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Work Regulations

- U Maine 1a s Do Teens Need a Work Permit in Mississippi?
Though many states require underage laborers in all occupations to obtain work permits, regulations in Mississippi prove narrow. Employment certificates stand necessary for minors 15 years of age and younger in factory, mill, cannery, or workshop jobs. State and federal laws mandate the requirement. Juveniles may acquire the document through issuance from local schools. No existing state policy requires age verification documents for minors in Mississippi.

What Hours Can a Minor Work in Mississippi?
The WHD lists partial hour restrictions for Mississippi teens in certain limited circumstances. The following legal provisions apply to individuals under 16 years of age: Minors may not work more than eight hours a single day or 40 hours in one week if the individual holds employment in a factory, workshop, mill, or cannery job. All labor must take place between 6:00am and 7:00pm.

Work Prohibitions for Minors

Hazardous Occupations
All individuals under 18, considered minors under federal law, face restrictions for work in Mississippi. Jobs dangerous and potentially threatening to the health and safety of teens. In some cases, exemptions may apply to student learners and apprentices. The following list represents occupations deemed hazardous by the FLSA:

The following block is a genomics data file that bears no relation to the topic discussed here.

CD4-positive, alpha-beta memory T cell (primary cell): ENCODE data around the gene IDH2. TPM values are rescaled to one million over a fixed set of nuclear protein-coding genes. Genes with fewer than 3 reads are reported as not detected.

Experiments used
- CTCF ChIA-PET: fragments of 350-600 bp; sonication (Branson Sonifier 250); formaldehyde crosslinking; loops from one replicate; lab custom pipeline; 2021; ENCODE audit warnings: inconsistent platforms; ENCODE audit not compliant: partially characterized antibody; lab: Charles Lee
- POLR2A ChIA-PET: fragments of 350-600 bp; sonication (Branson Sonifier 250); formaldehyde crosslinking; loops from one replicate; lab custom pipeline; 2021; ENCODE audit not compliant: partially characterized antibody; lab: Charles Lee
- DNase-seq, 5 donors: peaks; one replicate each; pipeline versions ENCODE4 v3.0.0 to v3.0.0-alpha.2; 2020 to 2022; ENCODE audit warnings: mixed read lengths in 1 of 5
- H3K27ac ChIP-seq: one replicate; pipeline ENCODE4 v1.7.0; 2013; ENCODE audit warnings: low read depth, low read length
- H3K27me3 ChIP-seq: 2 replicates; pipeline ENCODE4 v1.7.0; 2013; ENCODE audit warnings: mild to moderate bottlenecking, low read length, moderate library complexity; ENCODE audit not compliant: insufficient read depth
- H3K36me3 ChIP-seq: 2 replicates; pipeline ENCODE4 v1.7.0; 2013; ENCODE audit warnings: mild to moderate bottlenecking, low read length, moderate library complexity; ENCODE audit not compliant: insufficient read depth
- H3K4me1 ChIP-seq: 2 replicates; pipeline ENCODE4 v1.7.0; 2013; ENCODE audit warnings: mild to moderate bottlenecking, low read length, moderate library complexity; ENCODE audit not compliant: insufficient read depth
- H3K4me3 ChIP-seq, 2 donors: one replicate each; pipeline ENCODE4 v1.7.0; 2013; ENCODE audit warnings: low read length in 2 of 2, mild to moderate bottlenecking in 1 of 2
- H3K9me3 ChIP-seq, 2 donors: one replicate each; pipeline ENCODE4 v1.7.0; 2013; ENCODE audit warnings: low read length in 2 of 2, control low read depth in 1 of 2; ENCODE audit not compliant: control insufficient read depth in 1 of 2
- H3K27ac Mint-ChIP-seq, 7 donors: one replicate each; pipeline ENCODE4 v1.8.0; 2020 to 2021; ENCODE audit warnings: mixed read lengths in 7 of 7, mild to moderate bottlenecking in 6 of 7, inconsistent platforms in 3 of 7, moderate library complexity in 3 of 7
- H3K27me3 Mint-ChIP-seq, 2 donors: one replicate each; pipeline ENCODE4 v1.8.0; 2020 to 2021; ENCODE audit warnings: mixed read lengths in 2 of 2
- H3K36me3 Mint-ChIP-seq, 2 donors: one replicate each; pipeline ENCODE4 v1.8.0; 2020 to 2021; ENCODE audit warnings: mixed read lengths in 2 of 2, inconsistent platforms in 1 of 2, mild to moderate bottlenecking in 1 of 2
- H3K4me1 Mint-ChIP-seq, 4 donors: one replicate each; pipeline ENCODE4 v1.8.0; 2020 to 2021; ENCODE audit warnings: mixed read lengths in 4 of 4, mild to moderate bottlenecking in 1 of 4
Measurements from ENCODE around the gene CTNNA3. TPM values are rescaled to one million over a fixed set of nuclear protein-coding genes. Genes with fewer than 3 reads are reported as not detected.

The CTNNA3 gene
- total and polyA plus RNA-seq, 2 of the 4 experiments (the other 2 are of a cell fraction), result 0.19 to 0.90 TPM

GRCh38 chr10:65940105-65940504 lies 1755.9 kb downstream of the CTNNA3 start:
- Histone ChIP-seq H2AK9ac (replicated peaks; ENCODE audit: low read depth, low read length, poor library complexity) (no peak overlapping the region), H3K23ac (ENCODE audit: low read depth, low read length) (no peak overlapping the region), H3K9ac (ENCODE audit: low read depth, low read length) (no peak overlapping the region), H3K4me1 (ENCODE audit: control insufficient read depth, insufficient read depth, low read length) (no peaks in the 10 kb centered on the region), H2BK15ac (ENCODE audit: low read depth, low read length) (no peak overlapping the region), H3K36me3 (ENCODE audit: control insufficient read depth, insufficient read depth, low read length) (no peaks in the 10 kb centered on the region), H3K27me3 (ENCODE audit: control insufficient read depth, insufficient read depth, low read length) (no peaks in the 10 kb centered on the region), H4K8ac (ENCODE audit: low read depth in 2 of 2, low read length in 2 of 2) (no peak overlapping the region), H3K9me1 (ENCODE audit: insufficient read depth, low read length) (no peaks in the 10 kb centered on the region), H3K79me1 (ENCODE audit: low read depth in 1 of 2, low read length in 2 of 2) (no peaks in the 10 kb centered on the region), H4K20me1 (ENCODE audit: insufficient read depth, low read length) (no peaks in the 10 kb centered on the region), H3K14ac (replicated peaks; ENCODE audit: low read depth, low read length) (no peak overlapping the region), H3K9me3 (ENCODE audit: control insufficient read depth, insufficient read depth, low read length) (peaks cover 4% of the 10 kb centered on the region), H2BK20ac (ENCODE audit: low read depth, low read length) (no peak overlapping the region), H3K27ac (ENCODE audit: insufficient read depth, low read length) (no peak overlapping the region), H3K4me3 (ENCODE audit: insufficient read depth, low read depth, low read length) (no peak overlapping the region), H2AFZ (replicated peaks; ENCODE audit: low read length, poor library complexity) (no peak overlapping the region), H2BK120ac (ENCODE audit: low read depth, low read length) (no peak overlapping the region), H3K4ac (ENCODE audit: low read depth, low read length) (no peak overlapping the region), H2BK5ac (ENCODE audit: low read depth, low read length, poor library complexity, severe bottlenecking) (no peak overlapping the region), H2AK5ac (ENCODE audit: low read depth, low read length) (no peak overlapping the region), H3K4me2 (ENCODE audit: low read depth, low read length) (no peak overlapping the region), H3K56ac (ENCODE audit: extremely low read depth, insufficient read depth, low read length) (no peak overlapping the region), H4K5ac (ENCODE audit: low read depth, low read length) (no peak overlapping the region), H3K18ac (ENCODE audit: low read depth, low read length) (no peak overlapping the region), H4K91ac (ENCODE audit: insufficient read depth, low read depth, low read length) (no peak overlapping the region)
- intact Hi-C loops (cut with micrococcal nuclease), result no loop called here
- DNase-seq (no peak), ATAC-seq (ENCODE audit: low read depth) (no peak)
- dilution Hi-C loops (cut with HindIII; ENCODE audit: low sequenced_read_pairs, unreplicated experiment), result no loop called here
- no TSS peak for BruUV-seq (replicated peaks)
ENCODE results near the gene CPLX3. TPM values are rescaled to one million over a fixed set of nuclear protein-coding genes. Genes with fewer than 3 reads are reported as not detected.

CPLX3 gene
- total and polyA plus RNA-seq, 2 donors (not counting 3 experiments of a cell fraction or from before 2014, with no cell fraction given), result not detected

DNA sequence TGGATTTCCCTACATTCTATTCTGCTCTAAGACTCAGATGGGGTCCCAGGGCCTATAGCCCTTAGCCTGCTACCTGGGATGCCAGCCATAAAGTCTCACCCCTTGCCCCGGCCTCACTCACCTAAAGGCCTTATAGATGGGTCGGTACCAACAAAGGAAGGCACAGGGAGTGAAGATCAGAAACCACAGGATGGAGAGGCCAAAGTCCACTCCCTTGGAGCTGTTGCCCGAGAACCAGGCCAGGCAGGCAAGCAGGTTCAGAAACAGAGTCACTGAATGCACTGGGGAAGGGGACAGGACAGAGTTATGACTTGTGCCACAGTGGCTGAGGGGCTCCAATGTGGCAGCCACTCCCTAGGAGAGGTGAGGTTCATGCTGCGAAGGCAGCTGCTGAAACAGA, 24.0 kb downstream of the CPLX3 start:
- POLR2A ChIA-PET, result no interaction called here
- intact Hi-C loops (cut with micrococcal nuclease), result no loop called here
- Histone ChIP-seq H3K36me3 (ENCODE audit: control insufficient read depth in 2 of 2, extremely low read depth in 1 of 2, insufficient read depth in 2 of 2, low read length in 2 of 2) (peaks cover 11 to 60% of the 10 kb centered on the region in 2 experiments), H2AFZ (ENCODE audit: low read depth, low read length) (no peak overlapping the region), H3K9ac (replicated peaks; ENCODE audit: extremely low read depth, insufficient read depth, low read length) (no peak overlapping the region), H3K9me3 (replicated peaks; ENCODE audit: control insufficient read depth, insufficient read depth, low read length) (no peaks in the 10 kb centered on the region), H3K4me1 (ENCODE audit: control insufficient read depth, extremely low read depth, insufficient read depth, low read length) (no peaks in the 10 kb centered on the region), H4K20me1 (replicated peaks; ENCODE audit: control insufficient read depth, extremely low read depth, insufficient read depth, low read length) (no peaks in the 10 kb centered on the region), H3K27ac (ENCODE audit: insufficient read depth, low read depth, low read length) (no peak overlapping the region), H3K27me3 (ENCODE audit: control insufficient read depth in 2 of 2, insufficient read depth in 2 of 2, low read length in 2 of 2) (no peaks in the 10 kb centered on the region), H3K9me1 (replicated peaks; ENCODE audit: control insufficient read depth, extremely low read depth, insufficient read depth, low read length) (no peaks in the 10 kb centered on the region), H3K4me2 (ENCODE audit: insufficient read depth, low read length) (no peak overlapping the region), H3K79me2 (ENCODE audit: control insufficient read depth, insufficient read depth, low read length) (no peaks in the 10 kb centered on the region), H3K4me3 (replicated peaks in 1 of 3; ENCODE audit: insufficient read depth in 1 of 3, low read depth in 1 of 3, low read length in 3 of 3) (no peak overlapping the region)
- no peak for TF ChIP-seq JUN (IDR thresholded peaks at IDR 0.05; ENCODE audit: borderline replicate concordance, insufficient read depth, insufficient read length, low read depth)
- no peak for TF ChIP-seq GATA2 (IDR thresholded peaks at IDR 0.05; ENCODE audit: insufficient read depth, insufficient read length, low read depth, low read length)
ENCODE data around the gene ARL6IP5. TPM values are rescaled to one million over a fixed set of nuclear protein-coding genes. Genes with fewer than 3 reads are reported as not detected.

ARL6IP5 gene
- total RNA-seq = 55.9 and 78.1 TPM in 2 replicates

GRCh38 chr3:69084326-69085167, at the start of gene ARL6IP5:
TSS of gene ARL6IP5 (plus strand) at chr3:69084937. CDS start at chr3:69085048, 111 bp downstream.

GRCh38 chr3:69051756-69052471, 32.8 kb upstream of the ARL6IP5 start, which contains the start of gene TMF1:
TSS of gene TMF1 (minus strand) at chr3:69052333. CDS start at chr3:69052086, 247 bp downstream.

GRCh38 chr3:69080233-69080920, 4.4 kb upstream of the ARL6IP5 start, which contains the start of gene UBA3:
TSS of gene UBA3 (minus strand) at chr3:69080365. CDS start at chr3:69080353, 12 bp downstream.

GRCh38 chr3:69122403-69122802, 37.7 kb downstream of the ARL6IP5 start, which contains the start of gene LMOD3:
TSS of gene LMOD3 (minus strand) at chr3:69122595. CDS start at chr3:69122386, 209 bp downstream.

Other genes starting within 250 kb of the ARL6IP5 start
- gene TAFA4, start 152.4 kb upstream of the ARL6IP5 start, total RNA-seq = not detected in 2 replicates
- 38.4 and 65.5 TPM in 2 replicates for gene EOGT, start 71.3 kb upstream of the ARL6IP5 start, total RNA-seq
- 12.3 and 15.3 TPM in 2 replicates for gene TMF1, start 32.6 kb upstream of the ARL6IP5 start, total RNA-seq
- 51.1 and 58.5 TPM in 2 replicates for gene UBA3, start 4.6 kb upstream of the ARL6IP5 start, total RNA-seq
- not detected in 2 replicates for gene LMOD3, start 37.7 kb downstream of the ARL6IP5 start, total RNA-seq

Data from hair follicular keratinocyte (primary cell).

• Work with Explosives
  • Work with Radioactive Substances
  • - U Maine 1a s Mining
  • Logging/Sawmill Work
  • Forest Fire Prevention/Fighting
  • Packing or Processing Meat/Poultry
  • Wrecking/Demolition
  • Work with Power-driven Machinery
  • Roofing
  • Excavation
  • - U Maine 1a s Work with Balers/Compactors
  • Driving/Working as an Outside Helper on a Motor Vehicle

Jobs for 14 and 15 Year Olds
- U Maine 1a s
In general, the minimum age for employment sits at 16 years old in Mississippi. However, legal provisions of the FLSA allow juveniles less than sixteen years of age to work in specific occupations for gainful benefit. Jobs without high likelihood of injury generally remain valuable opportunities for children to reap experience critical to future careers and theoretically learn applicable new skills on site. Permitted duties for 14 and 15 year olds include, though do not necessarily stand limited to:

- U Maine 1a s

  • Office/Clerical Work
  • Cashiering
  • Non-cooking Kitchen Work
  • Intellectual/Artistic Work
  • Pricing/Tagging Goods
  • Packing/Shelving Goods
  • Pumping Gas
  • Delivery on Foot/Bicycle

- U Maine 1a s

Additional Information

The State of Mississippi implements no law requiring a minimum wage for employees. Instead, employers must pay workers based on the federal minimum wage requirements. Exceptions to some labor laws become relevant in certain industries, such as agriculture, which remains exempt from the same legal regulations as non-farming jobs. For further information on agricultural rules and other child labor laws in Mississippi, individuals may contact the Wage and Hour Division of the United States Department of Labor.

source: Mississippi child labor laws